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Key changes in budgets that parents will need to look out for

By By Chris Cole
Published On: Apr 09 2014 11:33:03 AM CDT
Updated On: Apr 09 2014 05:30:34 PM CDT

There will be a few changes to the school district's budget, but a big change this year is no cutbacks.

POCATELLO, Idaho -

The Pocatello/Chubbuck School District 25 met Tuesday to go over budget changes for the upcoming school year, and there are a few things parents will want to be aware of.

If you look across the football field at Franklin Middle School, there is a piece of land Idaho State University currently owns.  However, the school district is working to buy the land from the university in case it needs a new elementary school.

While the school district isn't planning on a new elementary school right now, it is trying to get a step ahead in case a new school is needed.

"We are planning to purchase property so that, in the future," said Superintendent Mary Vagner, "when we need property for a new elementary school we have it."

Vagner said the plot of land currently closed Bonneville Elementary School sits on is not going to work in the future. She said overall the budget is healthy for the upcoming school year and they haven't had to make any cutbacks. But they still can't afford to get the textbooks and other classroom materials that have been needed for many years.

"We have instructional support needs that are dramatic," Vagner said, "but we don't have the resources to meet those needs at this time."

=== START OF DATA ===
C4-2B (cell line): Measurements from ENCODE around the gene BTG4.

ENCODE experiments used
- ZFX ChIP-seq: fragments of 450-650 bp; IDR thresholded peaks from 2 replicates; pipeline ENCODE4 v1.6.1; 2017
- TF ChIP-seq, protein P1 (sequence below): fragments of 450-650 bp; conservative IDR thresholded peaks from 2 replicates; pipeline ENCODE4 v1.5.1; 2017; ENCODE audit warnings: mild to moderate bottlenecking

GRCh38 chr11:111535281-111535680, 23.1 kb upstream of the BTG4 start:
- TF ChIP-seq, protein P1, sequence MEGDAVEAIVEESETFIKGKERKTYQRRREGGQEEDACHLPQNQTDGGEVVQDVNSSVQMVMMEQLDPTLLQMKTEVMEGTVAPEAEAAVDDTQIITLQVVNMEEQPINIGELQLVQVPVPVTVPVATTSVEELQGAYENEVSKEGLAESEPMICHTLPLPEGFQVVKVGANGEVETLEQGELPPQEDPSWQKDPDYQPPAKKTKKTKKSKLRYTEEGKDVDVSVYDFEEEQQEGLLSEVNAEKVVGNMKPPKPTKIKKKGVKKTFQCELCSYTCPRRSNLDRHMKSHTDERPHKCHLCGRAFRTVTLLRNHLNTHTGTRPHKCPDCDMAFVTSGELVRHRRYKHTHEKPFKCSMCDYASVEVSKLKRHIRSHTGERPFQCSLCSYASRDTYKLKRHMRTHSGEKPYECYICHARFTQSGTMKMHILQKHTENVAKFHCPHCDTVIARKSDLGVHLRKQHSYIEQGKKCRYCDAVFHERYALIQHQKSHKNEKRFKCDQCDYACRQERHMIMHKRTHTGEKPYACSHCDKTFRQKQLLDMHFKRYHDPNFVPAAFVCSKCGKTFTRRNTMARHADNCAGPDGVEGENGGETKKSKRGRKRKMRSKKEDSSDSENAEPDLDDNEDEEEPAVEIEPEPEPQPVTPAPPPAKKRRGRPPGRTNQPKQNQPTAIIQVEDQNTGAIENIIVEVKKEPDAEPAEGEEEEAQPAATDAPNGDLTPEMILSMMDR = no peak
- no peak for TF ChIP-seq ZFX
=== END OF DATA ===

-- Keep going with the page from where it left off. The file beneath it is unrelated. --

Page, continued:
One presentation was from Special Services, in charge of special education and school psychologists. The way results of the students are measured will be changing with two required new programs.

Another major part of the budget talks was a price increase on the school breakfast and lunch that will be effective in the fall.

"There's a formula the U.S. government puts school lunch and breakfast programs through," Vagner said. "We have to increase our fees to meet the formula requirements."

Vagner said the amount of the increase will not be decided until May. Along with that increase in food prices, there may also be a decrease in the kinds of food students can eat at schools.

"Our nutritional dictates are already controlled by the federal government," Vagner said, "but things such as cookies may no longer be available because they have too much sugar content."

The limit on foods high in sugar will also effect any fundraisers that students and clubs do. Students won't be able to sell things like doughnuts for the fundraisers anymore.

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